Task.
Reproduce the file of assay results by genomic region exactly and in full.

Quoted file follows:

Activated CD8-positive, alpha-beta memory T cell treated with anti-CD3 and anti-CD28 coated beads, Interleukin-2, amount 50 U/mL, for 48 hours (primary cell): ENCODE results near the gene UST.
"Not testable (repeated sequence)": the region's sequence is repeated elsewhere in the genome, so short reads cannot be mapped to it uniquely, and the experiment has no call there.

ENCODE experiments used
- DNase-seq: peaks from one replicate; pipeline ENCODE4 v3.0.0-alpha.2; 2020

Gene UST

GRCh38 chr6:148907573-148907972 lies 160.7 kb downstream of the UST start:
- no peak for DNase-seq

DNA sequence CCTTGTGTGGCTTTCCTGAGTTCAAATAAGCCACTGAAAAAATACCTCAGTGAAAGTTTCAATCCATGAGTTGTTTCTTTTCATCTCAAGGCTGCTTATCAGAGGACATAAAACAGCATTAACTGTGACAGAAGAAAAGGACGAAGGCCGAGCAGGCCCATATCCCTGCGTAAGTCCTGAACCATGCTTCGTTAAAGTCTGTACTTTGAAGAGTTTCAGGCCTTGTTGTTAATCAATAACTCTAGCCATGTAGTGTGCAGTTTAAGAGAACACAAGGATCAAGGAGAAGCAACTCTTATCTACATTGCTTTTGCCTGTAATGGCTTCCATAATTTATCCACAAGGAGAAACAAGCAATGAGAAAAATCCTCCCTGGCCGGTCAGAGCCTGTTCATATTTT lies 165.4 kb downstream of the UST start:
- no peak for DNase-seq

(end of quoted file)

Activated CD8-positive, alpha-beta memory T cell treated with anti-CD3 and anti-CD28 coated beads, Interleukin-2, amount 50 U/mL, for 48 hours (primary cell): ENCODE results near the gene UST.
"Not testable (repeated sequence)": the region's sequence is repeated elsewhere in the genome, so short reads cannot be mapped to it uniquely, and the experiment has no call there.

ENCODE experiments used
- DNase-seq: peaks from one replicate; pipeline ENCODE4 v3.0.0-alpha.2; 2020

Gene UST

GRCh38 chr6:148907573-148907972 lies 160.7 kb downstream of the UST start:
- no peak for DNase-seq

DNA sequence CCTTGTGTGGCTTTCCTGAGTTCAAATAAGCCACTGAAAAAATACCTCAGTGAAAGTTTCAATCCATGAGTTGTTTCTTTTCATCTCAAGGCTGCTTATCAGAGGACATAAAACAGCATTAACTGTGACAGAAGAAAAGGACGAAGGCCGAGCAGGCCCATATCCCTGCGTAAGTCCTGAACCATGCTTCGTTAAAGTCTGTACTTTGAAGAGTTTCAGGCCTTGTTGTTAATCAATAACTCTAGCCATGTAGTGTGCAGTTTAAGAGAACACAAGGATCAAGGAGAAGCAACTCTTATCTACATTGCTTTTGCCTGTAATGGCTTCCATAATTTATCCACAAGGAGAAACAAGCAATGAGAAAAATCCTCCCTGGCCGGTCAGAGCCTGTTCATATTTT lies 165.4 kb downstream of the UST start:
- no peak for DNase-seq